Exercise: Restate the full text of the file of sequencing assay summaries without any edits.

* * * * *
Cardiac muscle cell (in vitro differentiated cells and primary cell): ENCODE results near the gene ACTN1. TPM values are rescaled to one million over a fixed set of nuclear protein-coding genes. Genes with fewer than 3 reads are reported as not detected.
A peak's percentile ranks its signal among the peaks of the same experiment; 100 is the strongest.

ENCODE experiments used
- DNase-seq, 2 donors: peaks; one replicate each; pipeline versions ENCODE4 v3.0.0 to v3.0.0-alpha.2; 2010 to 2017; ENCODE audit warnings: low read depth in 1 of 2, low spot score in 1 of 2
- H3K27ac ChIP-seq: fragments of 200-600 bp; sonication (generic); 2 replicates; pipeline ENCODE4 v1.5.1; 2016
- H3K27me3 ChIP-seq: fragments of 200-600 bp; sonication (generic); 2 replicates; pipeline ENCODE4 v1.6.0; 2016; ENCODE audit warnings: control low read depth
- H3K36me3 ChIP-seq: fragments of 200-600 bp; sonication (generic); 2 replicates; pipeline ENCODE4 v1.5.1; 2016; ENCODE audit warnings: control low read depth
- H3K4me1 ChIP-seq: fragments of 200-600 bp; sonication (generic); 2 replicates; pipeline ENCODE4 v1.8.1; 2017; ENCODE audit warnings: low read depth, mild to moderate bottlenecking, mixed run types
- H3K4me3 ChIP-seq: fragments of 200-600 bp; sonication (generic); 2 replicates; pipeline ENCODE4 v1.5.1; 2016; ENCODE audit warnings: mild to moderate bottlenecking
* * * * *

Cardiac muscle cell (in vitro differentiated cells and primary cell): ENCODE results near the gene ACTN1. TPM values are rescaled to one million over a fixed set of nuclear protein-coding genes. Genes with fewer than 3 reads are reported as not detected.
A peak's percentile ranks its signal among the peaks of the same experiment; 100 is the strongest.

ENCODE experiments used
- DNase-seq, 2 donors: peaks; one replicate each; pipeline versions ENCODE4 v3.0.0 to v3.0.0-alpha.2; 2010 to 2017; ENCODE audit warnings: low read depth in 1 of 2, low spot score in 1 of 2
- H3K27ac ChIP-seq: fragments of 200-600 bp; sonication (generic); 2 replicates; pipeline ENCODE4 v1.5.1; 2016
- H3K27me3 ChIP-seq: fragments of 200-600 bp; sonication (generic); 2 replicates; pipeline ENCODE4 v1.6.0; 2016; ENCODE audit warnings: control low read depth
- H3K36me3 ChIP-seq: fragments of 200-600 bp; sonication (generic); 2 replicates; pipeline ENCODE4 v1.5.1; 2016; ENCODE audit warnings: control low read depth
- H3K4me1 ChIP-seq: fragments of 200-600 bp; sonication (generic); 2 replicates; pipeline ENCODE4 v1.8.1; 2017; ENCODE audit warnings: low read depth, mild to moderate bottlenecking, mixed run types
- H3K4me3 ChIP-seq: fragments of 200-600 bp; sonication (generic); 2 replicates; pipeline ENCODE4 v1.5.1; 2016; ENCODE audit warnings: mild to moderate bottlenecking